A Renovated Eichler Home in San Rafael, California

A Renovated Eichler Home in San Rafael, California

By Jacqueline Leahy and building Lab
Faced with the unique challenge of renovating the work of mid-century master, design principal Stephen Shoup of building Lab worked to replace austerity with intimacy. Adding fencing and windows, he softened this San Rafael, California, Eichler home, providing a sense of filtered connection between the home, its landscape, and its history.

It can't have been easy for design principal Stephen Shoup to consider altering a home built by developer Joseph Eichler. Spotting the California coast, many of Eichler's homes have been added to the National Register of Historic Places as landmark homes. But with mid-century modern half a century away, masterworks by developers including Eichler need restoration.

As grand as it ever was this renovated Eichler home in San Rafael, California, exudes warm light into the California hills. Photo by: Scott Hargis

Operating with awareness of the ingenuity of the original floorplan, Shoup sought to maximize this San Rafael, California, home's simplicity and clarity. Beginning with the kitchen, Shoup and his team sought to maintain and augment the sense of connection between public spaces. Adding a window to the home's dining room provided a clear vision of the backyard to those standing in the home's open concept kitchen. To compensate for the exposure of the added glass, building Lab also added a five foot high slatted Eichler Breckenridge Thinline fence around the property.

The 1,570 square-foot home's entryway features a slatted fence that diffuses light and adds privacy to Eichler's original design. Photo by: Scott Hargis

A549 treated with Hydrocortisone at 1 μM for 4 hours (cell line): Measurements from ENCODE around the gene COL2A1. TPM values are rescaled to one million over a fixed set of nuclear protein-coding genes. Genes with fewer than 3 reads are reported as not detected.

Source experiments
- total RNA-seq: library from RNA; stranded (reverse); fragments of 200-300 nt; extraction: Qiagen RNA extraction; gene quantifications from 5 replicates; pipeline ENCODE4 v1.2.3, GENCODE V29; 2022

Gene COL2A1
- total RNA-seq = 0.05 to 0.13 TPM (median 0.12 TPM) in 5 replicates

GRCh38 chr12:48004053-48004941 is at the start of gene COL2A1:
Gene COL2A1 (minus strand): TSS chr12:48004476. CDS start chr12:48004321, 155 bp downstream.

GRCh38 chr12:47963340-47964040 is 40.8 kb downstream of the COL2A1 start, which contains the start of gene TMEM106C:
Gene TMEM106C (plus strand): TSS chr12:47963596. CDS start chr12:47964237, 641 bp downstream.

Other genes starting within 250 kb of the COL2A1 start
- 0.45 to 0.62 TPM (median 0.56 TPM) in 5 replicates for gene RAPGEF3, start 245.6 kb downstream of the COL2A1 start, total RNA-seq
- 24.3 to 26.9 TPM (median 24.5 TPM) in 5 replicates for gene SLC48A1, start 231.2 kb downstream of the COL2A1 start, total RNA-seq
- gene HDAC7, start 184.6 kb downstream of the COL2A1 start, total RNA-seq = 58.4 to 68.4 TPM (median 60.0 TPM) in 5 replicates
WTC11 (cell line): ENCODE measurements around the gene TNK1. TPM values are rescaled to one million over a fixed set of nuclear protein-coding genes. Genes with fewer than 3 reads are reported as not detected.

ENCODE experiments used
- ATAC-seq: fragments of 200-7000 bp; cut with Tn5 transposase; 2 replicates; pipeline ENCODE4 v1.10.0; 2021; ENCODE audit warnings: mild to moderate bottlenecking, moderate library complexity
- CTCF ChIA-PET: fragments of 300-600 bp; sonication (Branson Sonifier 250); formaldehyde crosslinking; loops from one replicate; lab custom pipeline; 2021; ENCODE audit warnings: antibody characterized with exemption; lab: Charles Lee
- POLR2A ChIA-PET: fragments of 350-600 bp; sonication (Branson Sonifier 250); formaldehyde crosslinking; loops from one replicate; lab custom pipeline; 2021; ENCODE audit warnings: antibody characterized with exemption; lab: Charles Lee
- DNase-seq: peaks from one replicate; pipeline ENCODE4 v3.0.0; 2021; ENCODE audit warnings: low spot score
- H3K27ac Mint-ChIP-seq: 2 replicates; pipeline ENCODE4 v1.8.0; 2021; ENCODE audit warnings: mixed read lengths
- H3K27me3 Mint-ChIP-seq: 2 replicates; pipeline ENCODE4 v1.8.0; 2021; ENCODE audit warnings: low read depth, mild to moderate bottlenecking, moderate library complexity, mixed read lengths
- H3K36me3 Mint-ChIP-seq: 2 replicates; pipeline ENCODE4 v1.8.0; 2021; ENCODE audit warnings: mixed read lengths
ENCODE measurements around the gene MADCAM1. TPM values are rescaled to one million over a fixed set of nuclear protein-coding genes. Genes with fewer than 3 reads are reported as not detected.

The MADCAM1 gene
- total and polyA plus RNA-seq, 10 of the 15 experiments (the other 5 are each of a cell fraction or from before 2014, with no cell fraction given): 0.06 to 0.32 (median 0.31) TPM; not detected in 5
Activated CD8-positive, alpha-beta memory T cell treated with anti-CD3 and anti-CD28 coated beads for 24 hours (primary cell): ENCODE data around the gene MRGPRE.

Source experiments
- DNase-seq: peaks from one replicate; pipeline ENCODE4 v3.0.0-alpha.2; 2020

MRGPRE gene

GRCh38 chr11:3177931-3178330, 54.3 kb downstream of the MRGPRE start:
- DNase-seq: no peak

Once open to the road, the home's new fencing brought a sense of closure and consolidation that allowed interior and exterior spaces to meld and contrast in complementary ways. The home's frontyard, once alienated from its structure, was beckoned into discreteness and folded into the home's floorplan as an atrium or a courtyard-style foyer to the main house. The fencing drew the home's inner spaces outwards, integrating the home's landscaping with the design scheme of its interior spaces.

Building Lab's renovation of the home used the kitchen as the hub around which the home's public spaces were organized. Photo by: Scott Hargis

Another view of the kitchen stresses the openness between the kitchen and the home's dining room. The insertion of a large window in the dining room opens the two spaces even further. Over the ¼” Richlite Grays Harbor countertop, the backyard is clearly visible. A red stove by Dacor Range rests in the forefront of the image. Photo by: Scott Hargis

The dining room's soft color palette combines with its profusion of natural light to produce a sense of calm and spaciousness. Photo by: Scott Hargis

The expansive windows facing the home's backyard also amplify light in the living room. Grounding grey and russet brown furnishings meld the open, airy space with the light brown fencing just visible outside. Photo by: Scott Hargis

By night, the living room gives off light instead of taking it in. WAC Recessed lighting, as well as lamps by Vibia and Nelson Bubble softly illuminate the living space. Photo by: Scott Hargis

A key aspect of the renovation was ensuring the privacy of the resident, whose frontyard formerly exposed the home to the road. At five feet high, this slatted fencing encloses just enough: providing privacy without isolating the home from its setting. Photo by: Scott Hargis

Oakland–based Building Lab effortlessly connected the patio to the living and bedroom areas just beyond the striking wall of windows.


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